Utility communications networks have traditionally used proprietary, application-specific technologies, which has been especially true for advanced metering infrastructure (AMI). This, however, is now changing says Pike Research.

In a recent report, Pike Research has found emerging Smart Grid concepts are driving utilities to consider their communications networks as strategic assets, and to adopt standards-based technologies, built to support the Internet Protocol (IP) suite, as well as legacy protocols.

In response, vendors are rushing to deliver standards-compliant or standards-capable solutions.

In 2010, only 3 per cent of global shipments of radio frequency-based communications nodes for distribution automation and/or AMI applications were based on fully standard technologies. This figure will increase to more than 70 per cent by 2015, rising to more than 85 per cent by 2020, says Pike Research, which recently became part of Navigant’s Energy Practice.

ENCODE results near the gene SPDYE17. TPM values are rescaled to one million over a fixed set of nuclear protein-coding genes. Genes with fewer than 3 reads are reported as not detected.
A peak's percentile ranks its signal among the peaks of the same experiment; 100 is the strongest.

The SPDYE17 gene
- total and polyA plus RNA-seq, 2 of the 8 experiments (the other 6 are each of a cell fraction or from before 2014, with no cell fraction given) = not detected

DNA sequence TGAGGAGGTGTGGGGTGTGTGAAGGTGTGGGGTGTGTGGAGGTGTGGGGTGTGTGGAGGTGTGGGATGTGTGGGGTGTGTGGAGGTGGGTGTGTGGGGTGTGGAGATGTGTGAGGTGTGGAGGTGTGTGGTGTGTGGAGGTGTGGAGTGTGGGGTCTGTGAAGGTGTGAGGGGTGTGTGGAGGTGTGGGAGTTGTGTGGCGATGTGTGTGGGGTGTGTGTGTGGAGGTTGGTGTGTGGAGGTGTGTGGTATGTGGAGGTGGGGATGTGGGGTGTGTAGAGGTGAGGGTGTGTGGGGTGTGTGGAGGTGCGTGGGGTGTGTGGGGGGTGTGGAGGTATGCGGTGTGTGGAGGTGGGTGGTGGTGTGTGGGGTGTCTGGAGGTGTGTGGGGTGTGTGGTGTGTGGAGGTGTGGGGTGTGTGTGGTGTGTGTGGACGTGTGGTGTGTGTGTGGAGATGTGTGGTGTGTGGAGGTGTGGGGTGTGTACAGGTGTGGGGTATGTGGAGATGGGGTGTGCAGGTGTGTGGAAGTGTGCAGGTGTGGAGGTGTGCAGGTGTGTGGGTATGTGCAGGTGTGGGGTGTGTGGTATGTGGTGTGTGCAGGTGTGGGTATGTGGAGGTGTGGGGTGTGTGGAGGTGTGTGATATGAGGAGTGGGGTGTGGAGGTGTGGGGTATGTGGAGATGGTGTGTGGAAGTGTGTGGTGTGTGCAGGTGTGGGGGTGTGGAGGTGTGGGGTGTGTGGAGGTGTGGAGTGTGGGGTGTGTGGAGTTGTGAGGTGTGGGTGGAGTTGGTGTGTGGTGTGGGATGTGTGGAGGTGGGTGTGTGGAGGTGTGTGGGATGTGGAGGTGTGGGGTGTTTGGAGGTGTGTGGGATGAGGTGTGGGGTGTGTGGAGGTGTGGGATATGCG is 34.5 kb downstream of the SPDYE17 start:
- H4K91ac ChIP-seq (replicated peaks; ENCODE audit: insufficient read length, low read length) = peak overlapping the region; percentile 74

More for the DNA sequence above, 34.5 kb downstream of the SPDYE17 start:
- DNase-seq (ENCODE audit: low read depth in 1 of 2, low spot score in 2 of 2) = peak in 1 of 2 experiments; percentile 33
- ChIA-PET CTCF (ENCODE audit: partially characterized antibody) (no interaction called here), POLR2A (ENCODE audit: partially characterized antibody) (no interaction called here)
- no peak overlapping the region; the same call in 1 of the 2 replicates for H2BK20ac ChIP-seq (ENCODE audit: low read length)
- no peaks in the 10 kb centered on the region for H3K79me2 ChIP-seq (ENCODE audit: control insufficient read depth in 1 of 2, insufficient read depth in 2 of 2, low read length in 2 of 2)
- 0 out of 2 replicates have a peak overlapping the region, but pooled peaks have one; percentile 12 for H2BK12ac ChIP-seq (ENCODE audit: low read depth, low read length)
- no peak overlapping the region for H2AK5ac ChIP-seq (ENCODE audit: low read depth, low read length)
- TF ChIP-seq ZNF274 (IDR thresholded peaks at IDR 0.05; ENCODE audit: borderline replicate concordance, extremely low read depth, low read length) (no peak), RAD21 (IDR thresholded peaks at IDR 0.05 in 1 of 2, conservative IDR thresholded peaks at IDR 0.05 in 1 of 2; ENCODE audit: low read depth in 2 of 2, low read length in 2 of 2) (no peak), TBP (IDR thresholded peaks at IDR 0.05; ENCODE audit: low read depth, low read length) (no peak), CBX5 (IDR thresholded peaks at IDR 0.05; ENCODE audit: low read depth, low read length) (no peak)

“The promise of standards-based, multi-purpose utility networks is finally arriving,” says Bob Gohn, chief research director.

“While there is still room for innovative proprietary network elements, the momentum is clearly with standard IP-based wired and wireless technologies, whether provided by public carriers or on privately built networks.”

As utilities shift toward a fully integrated grid-wide communications system that will require more sophisticated and higher value networking and communications gear, this market will peak at $2.96bn in sales in 2014, before subsiding to just under $2.6bn per year in 2020, according to the report.

Pike Research believes the revenue peak in the middle of the decade will result from the convergence of major Smart Grid and smart meter deployments in China, Europe, and North America.

An executive summary of the report is available on the Pike Research website.

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